The Tail It Bike GPS doesn't provide an alarm, though. Quite the opposite, it's designed to hide away so that a thief has no idea that it's there, taking an approach that's very different from that of the AlterLock where deterrence is front and centre.

That device was £83.89, so over 25% cheaper than the AlterLock and the subscription is cheaper too.

We recently reported on Vodafone's new Curve Bike Light & GPS Tracker which is £79 with a subscription of between £36 and £48 per year. We reviewed one recently and George said that it 'has the potential to be an impressive piece of hardware, but is let down by a lack of predictability and an app that needs improvement'.

Neither of these devices uses Sigfox.

Then there are Apple AirTags that were released earlier this year. An AirTag sends out a Bluetooth signal that can be detected by nearby devices in Apple's Find My network. These devices send the location of your AirTag to iCloud and you can go to the Find My app and see it on a map.

An AirTag costs £29 and there is no monthly subscription. George tested a four-pack and liked the low-tech system.

Overall

With all this in mind, I'd say AlterLock's main strength is in deterring theft in the first place. If anyone touches your bike the alarm essentially tells them to back off and pick on someone else. It's particularly useful for things like parking at a cafe stop or in any other public place when you're relatively close by. You get the alert on your phone saying that someone is messing with your bike and you can rush to get there as quickly as possible.

If the worst happens and someone does steal your bike, the GPS tracking technology works well in our experience, but the Sigfox network isn't universal. If a thief takes your bike to an area that isn't covered, you're not going to get any information about where it is.

Verdict

Interesting security device that lets you know if your bike is moved and helps you locate it

If you're thinking of buying this product using a cashback deal why not use the road.cc Top Cashback page and get some top cashback while helping to support your favourite independent cycling website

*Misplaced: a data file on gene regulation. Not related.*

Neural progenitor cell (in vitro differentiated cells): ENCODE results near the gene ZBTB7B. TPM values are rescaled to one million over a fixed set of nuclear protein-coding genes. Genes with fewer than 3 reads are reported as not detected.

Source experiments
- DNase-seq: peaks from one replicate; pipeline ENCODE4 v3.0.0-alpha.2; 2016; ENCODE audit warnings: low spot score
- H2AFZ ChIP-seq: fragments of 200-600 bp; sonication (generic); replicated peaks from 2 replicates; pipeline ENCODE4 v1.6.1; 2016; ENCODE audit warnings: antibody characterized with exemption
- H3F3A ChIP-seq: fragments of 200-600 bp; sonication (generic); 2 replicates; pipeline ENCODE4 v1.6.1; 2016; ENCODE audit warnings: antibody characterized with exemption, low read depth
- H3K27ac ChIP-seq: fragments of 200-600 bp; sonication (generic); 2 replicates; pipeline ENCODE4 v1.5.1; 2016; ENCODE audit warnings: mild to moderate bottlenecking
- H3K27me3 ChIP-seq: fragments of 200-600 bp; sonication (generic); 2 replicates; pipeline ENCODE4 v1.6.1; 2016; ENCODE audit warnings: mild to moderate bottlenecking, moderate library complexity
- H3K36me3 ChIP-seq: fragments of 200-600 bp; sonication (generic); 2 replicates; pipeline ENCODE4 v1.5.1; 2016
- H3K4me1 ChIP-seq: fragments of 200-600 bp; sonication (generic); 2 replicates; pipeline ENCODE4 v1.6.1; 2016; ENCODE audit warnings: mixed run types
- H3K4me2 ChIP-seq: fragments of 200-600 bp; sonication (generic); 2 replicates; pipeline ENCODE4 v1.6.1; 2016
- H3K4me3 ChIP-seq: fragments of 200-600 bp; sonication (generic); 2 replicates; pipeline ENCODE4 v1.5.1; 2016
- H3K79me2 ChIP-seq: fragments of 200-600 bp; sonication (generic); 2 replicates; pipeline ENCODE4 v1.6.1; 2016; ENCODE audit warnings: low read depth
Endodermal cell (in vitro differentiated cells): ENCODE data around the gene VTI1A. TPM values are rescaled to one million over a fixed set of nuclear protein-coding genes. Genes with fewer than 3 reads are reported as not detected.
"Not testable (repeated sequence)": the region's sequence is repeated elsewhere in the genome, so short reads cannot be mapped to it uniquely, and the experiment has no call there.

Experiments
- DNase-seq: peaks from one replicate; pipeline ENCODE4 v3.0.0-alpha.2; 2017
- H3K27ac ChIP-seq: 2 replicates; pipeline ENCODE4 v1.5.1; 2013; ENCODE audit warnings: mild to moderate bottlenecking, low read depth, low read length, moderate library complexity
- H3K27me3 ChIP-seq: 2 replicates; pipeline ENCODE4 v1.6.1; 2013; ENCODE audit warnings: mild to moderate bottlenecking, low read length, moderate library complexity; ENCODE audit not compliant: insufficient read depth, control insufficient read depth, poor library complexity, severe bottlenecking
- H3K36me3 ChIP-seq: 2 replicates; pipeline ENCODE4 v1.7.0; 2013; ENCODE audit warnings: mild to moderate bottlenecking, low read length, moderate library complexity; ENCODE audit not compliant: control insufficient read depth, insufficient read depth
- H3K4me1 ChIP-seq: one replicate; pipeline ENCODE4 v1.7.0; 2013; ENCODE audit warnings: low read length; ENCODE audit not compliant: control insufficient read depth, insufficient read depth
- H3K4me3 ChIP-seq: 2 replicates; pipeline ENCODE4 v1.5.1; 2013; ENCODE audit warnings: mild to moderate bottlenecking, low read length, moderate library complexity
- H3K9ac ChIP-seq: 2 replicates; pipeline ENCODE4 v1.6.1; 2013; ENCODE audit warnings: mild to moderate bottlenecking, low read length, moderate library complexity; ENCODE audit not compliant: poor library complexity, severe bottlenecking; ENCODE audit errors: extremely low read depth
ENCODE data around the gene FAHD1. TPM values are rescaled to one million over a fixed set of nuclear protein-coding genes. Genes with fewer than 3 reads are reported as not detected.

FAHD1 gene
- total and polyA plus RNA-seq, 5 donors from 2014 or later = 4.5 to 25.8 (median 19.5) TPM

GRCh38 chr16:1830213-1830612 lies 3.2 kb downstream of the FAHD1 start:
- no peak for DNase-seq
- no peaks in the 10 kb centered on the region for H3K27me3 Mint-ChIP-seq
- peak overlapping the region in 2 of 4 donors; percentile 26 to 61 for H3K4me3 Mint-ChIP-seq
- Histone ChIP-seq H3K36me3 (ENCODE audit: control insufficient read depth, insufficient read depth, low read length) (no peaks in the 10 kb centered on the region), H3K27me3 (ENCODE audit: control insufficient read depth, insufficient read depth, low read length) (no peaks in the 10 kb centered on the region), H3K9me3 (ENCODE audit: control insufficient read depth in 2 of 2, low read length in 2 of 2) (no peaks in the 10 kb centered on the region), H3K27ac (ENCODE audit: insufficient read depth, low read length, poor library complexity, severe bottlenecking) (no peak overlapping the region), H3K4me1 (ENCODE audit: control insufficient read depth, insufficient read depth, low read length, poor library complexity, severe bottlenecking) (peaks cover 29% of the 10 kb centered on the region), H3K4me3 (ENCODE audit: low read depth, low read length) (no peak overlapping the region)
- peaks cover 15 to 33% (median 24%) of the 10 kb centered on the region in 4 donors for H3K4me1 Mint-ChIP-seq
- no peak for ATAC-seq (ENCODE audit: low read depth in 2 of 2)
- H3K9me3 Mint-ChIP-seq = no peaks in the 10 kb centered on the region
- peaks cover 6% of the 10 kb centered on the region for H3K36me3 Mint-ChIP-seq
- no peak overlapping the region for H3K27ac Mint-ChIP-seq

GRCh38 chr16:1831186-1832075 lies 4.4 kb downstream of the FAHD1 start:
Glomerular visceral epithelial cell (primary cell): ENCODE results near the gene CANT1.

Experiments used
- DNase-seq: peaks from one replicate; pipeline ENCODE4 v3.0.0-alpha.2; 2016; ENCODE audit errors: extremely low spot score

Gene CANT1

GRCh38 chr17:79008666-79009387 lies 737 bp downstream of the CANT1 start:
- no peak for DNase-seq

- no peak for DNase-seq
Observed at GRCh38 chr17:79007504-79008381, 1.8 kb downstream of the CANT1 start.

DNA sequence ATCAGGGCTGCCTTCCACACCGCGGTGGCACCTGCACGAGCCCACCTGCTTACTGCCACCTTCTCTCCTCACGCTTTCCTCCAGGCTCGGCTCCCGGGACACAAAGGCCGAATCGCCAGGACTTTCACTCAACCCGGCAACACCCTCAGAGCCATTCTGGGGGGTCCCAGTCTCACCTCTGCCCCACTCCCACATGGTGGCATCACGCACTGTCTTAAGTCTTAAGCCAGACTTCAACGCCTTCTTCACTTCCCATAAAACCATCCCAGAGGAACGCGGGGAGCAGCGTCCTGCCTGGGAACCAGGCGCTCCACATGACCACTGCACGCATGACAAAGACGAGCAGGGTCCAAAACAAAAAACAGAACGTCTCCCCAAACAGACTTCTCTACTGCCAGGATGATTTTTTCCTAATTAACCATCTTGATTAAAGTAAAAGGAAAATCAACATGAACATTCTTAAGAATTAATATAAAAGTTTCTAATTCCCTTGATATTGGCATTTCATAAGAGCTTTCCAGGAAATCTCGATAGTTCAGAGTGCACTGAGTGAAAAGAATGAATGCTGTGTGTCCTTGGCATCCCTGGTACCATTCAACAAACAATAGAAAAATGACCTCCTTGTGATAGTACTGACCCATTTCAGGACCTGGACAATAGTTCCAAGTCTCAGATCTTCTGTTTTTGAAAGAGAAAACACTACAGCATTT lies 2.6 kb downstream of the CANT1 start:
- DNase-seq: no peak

road.cc test report

Make and model: Alterlock Anti-Theft Alarm & GPS Tracking Device

Size tested: 159mm long x 38mm wide x 9mm thick

Tell us what the product is for and who it's aimed at. What do the manufacturers say about it? How does that compare to your own feelings about it?

AlterLock says, "AlterLock is a bike security service for sports bikes. Keep an eye on your bike with a vibration detection alarm and smartphone notification. In the unlikely event of a theft, GPS tracking helps you find it. It's a new way to live your cycling life with peace of mind."

You bolt the device to the bottle cage bosses on your bike and connect to the AlterLock app. A loud alarm sounds when your bike is moved, and you get notifications on the app that help you track your bike.

Tell us some more about the technical aspects of the product?

AlterLock lists these features:

1. Alarm deters thieves

When AlterLock detects a vibration, its alarm sounds, deterring theft and tampering.

2. Peace of mind with smartphone notifications

When AlterLock detects a vibration, it notifies your phone, so you know to check your bike.

3. Advanced tracking capabilities

AlterLock uses both a GPS and WiFi sensor to calculate its location accurately.

Rate the product for quality of construction:
 
7/10

It's a very slim plastic device that sits between your bike frame and bottle cage.

Rate the product for performance:
 
7/10
Rate the product for durability:
 
8/10

Positioned between the frame and bottle cage, it's unlikely ever to be touched so durability isn't going to be an issue.